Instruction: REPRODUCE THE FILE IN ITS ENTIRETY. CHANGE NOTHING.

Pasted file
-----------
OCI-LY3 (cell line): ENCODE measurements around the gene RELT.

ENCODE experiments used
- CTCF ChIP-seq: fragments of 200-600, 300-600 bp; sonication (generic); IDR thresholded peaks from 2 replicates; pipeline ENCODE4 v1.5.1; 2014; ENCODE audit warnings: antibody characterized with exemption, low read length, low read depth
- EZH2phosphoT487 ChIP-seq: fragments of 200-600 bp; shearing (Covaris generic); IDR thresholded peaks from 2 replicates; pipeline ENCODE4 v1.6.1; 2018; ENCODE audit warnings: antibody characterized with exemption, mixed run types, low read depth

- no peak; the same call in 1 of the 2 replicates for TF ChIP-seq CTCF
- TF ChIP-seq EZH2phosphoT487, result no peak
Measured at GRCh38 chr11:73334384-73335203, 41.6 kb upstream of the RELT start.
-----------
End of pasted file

OCI-LY3 (cell line): ENCODE measurements around the gene RELT.

ENCODE experiments used
- CTCF ChIP-seq: fragments of 200-600, 300-600 bp; sonication (generic); IDR thresholded peaks from 2 replicates; pipeline ENCODE4 v1.5.1; 2014; ENCODE audit warnings: antibody characterized with exemption, low read length, low read depth
- EZH2phosphoT487 ChIP-seq: fragments of 200-600 bp; shearing (Covaris generic); IDR thresholded peaks from 2 replicates; pipeline ENCODE4 v1.6.1; 2018; ENCODE audit warnings: antibody characterized with exemption, mixed run types, low read depth

- no peak; the same call in 1 of the 2 replicates for TF ChIP-seq CTCF
- TF ChIP-seq EZH2phosphoT487, result no peak
Measured at GRCh38 chr11:73334384-73335203, 41.6 kb upstream of the RELT start.